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Nov 4, 2019 1:43 PMPublication: The Southampton Press

Clammer Comes Across Rare Purple Pearl

Bruce Niles raked a clam out of Cold Spring Pond that contained a purple pearl. GREG WEHNER
Nov 5, 2019 1:23 PM


A recreational shellfisherman who was feasting on his catch of the day — which he made into linguine with clam sauce — bit into something quite rare: a purple pearl that could be worth hundreds, if not thousands, of dollars.

Bruce Niles, 73, of Westchester, owns a summer home on the banks of Cold Spring Pond in Shinnecock Hills. Though he built the house in 1990, Mr. Niles has been visiting Southampton ever since he was a kid, and taking advantage of the bounties found in the pond.

To celebrate the end of the summer season, Mr. Niles and his family shucked a bunch of clams, cooked up a batch of linguine, and mixed them together on August 24.

As they were eating, Mr. Niles said, he felt something in his mouth. He realized it was a pearl.

“It was purple,” he said. “We once found one in a mussel that was kind of black, and we just threw it out. This one, I knew, was different, because it was from a clam, and I had never seen one before — and we’ve opened thousands of them.”

He described the pearl as being both light and dark purple, like the inside of a clam.

The pearl itself, Mr. Niles added, is the size of a pea and looks exactly like wampum — a currency used by Native Americans, made from the inside of a clam — and it is perfectly round.

Out of all of the years Mr. Niles has clammed, he has never seen a pearl come from a clam that he plucked out of the pond behind his house.

His parents had a cottage along Cold Spring Pond — he called it a houseboat on land — that they purchased in 1954.

Whenever the family stayed in the house, they would go out into the pond and collect shellfish such as oysters, mussels and clams, then cook them up and eat like kings and queens.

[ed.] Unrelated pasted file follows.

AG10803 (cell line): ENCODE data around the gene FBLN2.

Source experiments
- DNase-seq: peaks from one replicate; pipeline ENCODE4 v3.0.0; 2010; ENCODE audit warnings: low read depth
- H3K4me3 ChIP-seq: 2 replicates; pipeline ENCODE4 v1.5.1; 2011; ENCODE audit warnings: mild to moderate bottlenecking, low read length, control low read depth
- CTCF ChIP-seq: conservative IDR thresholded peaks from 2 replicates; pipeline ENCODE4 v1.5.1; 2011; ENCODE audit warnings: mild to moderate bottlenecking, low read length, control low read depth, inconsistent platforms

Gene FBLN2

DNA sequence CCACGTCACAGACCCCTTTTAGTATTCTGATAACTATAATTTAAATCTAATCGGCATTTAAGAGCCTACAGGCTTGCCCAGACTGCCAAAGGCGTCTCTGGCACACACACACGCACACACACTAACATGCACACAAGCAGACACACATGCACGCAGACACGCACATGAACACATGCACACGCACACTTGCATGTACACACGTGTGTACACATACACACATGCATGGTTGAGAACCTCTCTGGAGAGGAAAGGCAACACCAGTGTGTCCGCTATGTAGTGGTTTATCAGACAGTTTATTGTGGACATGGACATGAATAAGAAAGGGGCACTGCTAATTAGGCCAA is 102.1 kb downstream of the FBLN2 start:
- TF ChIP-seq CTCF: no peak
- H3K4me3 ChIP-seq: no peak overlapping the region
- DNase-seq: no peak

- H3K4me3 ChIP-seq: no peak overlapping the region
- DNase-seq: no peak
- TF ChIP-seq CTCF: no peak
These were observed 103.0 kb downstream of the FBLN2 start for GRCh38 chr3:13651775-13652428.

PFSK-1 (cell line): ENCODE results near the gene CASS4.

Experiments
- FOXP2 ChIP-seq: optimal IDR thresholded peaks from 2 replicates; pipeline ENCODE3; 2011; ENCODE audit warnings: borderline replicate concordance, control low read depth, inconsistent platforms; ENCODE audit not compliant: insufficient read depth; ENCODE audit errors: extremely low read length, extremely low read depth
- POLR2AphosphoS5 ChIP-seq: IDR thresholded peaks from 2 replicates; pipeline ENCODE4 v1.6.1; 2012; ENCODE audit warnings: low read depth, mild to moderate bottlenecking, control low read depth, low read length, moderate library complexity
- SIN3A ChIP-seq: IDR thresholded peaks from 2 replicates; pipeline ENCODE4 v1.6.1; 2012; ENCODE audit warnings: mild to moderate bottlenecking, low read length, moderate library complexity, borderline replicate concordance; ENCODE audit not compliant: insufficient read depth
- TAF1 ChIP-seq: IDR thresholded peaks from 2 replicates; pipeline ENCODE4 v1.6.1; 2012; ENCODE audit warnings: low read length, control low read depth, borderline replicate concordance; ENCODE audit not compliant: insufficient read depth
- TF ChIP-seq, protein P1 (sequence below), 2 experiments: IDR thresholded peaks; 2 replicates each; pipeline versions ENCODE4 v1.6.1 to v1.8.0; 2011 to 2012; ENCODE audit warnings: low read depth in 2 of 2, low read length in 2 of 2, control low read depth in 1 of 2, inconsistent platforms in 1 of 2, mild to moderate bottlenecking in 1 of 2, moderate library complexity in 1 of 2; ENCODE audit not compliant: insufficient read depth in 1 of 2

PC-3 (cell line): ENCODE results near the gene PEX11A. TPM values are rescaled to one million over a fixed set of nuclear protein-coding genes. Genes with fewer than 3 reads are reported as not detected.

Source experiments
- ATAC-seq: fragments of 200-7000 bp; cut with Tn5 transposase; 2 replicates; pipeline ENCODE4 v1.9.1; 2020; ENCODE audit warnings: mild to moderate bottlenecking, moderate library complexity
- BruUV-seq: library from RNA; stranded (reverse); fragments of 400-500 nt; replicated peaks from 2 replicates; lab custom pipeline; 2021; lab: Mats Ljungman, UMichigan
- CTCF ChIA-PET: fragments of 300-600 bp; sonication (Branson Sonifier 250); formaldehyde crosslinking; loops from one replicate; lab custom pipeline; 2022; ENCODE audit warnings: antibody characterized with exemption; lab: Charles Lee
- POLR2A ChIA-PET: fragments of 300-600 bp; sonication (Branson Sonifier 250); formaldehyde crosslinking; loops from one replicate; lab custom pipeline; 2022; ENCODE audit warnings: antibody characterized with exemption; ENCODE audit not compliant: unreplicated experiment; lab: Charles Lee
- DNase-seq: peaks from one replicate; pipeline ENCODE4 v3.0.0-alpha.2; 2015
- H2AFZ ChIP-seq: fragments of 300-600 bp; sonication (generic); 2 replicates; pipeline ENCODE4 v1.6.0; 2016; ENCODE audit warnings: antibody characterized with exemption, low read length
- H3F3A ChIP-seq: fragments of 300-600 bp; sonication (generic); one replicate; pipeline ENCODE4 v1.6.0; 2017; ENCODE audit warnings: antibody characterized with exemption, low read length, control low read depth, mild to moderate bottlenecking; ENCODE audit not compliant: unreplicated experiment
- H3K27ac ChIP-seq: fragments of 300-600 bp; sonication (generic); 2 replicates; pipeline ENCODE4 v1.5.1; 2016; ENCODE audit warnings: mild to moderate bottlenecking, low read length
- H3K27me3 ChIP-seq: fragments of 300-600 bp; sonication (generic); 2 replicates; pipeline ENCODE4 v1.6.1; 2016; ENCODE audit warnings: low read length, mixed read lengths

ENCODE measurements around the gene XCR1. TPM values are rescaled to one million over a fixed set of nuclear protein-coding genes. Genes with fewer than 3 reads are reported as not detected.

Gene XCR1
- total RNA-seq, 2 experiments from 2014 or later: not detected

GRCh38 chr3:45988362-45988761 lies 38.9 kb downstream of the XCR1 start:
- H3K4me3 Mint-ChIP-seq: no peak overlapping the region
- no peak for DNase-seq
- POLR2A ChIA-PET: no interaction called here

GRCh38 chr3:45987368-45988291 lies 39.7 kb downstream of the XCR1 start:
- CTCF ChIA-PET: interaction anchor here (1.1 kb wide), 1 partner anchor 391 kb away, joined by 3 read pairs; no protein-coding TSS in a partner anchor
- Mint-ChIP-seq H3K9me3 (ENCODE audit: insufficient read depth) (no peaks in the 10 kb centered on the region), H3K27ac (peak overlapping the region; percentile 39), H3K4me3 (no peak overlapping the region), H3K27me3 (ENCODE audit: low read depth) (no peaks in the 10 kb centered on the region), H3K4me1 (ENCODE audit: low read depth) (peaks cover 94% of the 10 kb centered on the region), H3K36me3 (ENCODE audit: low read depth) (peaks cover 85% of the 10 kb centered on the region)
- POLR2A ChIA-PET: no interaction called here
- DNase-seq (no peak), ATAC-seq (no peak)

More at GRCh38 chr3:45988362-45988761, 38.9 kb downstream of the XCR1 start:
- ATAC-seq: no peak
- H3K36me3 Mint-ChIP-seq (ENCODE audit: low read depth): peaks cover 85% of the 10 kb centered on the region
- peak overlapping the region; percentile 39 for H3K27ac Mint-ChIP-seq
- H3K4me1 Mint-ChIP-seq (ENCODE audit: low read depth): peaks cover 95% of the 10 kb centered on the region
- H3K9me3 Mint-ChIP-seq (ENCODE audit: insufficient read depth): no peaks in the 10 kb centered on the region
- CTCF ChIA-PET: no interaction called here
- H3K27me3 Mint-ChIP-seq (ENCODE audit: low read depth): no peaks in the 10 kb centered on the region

The tradition continued when Mr. Niles built a home along the pond.

“My whole family — I have a brother, a sister and a bunch of grandkids now — and we all clam, we all raise oysters, we get the mussels from the beach, and we’re constantly clamming,” he said.

Mr. Niles guesstimates that he has clammed in the pond for between 50 and 60 years.

“We eat clams,” he said. “We’ve eaten more clams than anyone in the world, I think.”

He figures he and his family has shucked well over 10,000 clams during his lifetime, but never, he said, has he ever seen a pearl like the one he found this year.

Mr. Niles said he had dinner with Kim Tetrault of Cornell Cooperation’s SPAT program, and was told the pearl could be worth five figures, putting it at $10,000 at least.

“I was told it was worth a lot of money,” he said. “I don’t really care about the money, though. I’m not doing anything with it.”

Mr. Niles added that he did not really believe the pearl could be worth five figures — maybe four, but not five — and if it were worth that much, maybe there would have to be numerous pearls to make it worth while.

But if it were worth five figures, he said, he would still have to find a buyer.

When asked what he would do if someone offered him $20,000 for the pearl, his tone changed a bit.

“I’d take it,” he said. “We don’t need the money. I have six grandkids. Maybe I’d divide it up for them.

“Regardless, it’s exciting, it’s really pretty and it’s unusual,” he added.

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Fascinating.
By Preliator Lives (437), Obamavillie on Nov 9, 19 2:24 PM
Have found white and purple before, never saw all purple... Nice treasure to keep.
By knitter (1941), Southampton on Nov 9, 19 3:36 PM